• For certain longer-term loans, lenders will have to put a ceiling on rates at 28 percent.

Short-Term Lending

Short-term lenders provide loans to people in need of fast cash. Unfortunately, the consumers that need these types of loans are willing to apply for loans based on their future earnings, such as their paychecks. This specific group of borrowers tend to be vulnerable, rolling over their loans an average of two to three times before being able to pay the debt off. And the numbers are shocking: the payday loan industry collects $8.7 billion in annual interest fees alone.

Borrowers are also paying ridiculously excessive interest rates. In some cases, borrowers pay as much as 400 percent in interest. Borrowers are also applying for additional payday loans to cover existing ones, which means they sometimes bounce back and forth between different lenders. It appears to be a double-edged sword, one side being the financial necessity and the other side the need for oversight.

Another issue at the forefront of payday lending is lack of knowledge. Many times, borrowers don’t understand the full cost associated with their loans; because they need funds quickly, they tend to skip the fine print and just sign their name on the dotted line.

While the proposed regulations will not ban high interest or short-term loans altogether, it will definitely change the payday and short-term lender loan processes. Some predict that short-term loan industry will collapse because of the stricter guidelines.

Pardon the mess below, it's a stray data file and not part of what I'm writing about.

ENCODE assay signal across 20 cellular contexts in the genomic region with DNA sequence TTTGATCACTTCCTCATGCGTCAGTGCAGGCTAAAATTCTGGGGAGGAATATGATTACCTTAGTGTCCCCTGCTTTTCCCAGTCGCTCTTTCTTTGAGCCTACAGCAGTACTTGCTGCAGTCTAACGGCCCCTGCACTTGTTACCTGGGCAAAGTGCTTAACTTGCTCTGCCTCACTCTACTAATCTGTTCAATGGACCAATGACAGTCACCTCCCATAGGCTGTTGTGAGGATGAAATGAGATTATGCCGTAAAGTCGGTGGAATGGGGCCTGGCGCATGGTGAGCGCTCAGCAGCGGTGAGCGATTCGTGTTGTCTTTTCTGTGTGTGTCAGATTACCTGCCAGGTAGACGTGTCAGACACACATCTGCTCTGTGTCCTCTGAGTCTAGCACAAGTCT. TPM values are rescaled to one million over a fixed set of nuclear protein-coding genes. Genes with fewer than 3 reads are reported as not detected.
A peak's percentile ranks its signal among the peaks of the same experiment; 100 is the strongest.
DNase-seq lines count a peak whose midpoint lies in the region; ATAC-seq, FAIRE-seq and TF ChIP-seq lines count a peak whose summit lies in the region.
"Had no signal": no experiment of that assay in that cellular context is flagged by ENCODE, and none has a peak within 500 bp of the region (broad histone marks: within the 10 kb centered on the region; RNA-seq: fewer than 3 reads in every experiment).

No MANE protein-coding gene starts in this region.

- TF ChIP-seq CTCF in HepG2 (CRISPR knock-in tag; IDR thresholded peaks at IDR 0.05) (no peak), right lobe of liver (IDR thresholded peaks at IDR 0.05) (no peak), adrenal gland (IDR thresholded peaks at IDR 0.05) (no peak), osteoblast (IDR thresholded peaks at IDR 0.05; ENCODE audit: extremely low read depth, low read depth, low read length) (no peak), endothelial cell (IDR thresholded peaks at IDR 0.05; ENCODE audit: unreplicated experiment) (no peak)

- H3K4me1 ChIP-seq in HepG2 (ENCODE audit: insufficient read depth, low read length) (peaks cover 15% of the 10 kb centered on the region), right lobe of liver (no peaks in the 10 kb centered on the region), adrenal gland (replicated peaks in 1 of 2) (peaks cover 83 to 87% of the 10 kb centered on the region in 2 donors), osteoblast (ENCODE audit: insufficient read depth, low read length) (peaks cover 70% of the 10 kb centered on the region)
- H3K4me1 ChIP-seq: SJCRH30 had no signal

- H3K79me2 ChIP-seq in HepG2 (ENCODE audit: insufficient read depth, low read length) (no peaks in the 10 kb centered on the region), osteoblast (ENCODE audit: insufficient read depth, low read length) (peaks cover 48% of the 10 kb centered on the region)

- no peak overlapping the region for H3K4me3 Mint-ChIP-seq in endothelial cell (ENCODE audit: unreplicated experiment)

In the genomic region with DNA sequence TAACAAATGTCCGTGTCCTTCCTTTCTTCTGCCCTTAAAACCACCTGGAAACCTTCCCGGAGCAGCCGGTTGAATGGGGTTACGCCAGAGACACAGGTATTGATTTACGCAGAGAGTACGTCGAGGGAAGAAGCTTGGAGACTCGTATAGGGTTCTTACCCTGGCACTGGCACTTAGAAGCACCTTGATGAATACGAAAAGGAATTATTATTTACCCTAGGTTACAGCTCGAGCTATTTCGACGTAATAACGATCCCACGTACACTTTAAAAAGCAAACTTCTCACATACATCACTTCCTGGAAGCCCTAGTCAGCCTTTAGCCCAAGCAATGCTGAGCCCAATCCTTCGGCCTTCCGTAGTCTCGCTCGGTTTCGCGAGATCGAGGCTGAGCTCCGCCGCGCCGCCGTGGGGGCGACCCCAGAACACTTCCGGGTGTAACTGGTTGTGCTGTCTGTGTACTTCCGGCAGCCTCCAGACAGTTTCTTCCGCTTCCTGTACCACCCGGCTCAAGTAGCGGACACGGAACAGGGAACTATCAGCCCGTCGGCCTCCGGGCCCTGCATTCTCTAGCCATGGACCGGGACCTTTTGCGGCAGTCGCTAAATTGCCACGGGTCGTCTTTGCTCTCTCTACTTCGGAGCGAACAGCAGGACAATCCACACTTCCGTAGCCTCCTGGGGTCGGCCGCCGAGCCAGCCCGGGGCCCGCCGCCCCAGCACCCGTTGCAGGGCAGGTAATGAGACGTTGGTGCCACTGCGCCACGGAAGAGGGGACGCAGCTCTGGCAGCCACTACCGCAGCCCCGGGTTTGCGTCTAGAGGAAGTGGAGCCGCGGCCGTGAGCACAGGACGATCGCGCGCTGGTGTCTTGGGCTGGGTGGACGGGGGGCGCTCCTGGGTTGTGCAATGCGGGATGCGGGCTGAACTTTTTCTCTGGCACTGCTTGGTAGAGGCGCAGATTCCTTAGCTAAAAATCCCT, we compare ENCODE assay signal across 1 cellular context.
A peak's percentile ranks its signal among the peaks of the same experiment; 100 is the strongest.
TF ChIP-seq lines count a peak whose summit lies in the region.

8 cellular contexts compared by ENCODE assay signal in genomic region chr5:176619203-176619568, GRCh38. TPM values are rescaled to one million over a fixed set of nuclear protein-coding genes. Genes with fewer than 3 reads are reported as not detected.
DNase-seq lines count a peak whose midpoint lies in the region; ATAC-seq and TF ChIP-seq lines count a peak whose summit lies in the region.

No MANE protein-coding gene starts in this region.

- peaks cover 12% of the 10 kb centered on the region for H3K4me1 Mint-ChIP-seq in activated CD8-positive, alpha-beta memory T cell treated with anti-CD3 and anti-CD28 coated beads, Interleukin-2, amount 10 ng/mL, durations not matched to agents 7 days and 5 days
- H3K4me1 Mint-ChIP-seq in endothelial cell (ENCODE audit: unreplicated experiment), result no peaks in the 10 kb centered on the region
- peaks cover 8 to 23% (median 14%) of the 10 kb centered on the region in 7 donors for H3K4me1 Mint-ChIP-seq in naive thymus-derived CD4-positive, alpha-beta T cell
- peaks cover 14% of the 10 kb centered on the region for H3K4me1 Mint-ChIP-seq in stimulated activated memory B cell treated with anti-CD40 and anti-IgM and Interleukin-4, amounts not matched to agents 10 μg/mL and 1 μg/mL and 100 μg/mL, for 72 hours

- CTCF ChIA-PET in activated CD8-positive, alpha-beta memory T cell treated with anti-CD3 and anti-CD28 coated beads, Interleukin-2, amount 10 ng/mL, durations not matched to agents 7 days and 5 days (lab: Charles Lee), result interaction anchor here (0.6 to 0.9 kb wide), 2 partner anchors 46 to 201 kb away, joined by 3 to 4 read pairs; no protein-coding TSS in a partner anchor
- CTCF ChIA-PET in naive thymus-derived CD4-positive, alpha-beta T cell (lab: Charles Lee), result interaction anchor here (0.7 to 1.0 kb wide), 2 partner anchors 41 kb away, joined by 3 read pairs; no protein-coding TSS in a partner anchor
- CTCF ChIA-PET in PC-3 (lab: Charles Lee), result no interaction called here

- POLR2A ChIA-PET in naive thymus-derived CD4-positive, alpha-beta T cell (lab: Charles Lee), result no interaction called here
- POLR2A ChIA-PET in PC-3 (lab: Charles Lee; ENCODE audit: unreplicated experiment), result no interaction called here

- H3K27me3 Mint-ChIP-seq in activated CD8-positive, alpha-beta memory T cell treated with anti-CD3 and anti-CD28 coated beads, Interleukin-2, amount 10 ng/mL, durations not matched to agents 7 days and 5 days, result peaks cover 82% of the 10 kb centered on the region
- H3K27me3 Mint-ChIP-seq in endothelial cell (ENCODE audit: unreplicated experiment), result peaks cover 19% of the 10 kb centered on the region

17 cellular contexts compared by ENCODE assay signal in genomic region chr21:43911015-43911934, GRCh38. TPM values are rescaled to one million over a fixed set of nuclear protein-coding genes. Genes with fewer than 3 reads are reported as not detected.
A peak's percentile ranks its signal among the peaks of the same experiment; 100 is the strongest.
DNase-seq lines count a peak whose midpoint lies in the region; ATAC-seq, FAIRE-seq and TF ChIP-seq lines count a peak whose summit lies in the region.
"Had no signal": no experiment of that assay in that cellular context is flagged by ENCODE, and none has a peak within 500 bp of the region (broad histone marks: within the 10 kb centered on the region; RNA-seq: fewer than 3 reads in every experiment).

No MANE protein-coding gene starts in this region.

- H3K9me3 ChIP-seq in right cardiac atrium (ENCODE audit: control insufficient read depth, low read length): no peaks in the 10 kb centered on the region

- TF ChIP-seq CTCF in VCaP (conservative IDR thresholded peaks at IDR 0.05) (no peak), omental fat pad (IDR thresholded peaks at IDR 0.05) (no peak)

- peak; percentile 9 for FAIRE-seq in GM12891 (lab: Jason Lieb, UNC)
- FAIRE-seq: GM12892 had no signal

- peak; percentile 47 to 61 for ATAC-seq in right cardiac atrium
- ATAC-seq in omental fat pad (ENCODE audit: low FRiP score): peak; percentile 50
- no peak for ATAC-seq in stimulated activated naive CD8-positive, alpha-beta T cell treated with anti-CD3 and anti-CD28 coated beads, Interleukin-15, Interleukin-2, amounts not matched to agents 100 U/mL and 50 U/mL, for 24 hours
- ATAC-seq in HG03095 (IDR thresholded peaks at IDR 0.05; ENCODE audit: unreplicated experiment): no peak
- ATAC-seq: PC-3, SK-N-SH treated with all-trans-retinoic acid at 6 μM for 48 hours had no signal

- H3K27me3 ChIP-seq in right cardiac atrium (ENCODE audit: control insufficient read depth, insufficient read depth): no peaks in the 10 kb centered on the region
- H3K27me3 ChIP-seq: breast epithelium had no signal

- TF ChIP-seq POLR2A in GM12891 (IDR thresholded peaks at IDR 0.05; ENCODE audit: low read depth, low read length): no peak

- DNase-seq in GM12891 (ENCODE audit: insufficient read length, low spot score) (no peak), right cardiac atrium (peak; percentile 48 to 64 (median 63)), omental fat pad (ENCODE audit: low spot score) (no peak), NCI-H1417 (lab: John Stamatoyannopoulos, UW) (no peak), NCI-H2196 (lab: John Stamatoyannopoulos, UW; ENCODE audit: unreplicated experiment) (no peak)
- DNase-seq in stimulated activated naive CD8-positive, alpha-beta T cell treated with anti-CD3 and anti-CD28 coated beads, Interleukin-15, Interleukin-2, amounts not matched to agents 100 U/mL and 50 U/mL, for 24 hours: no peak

How will the proposed regulations affect consumers?

Although it may be months before the proposed regulations are put into effect, payday lenders are warning that the proposed regulations will force many payday companies to close, which will leave consumers with fewer short-term loan options.

Recently, consumers have turned away from traditional banking as a resource for short-term lending in part because it was easier to obtain a loan from a payday lender. In fact, according to a Wall Street Journal article, the majority of traditional banks are no longer providing short-term loans. However, that may change if the proposed regulations create an opening for the banks to re-enter the arena, albeit with stricter guidelines.

Since proposed legislation will impact consumers who normally would turn to payday loans for a short-term fix, here are a few things borrowers can do:

Borrow responsibly – Consumers should borrow when the funds are absolutely needed. Borrow an amount that can be repaid. This will be mandated by the new legislation.

Research other lenders – Research and shop around for other short-term lenders. Alternative online lenders such as Karrot offer 36 to 60-month repayment terms.

A 2013 study by the Pew Charitable Trusts asked payday borrowers what they would do if there were no payday loans; 81 percent of them stated that they would cut back on expenses such as food and clothing. The majority of them also stated that they would delay paying bills, borrow from family or friends, or sell possessions.

The study also indicated that because there are so many payday loan options available, consumers do not tend to shop around. The proposed legislation may put them in a position where they will have to comparison shop for small loans instead of looking for the quick fix.

Have you ever taken out a payday or short-term loan? Do you think the new regulations will help or hurt consumers? Sound off in the comment section below.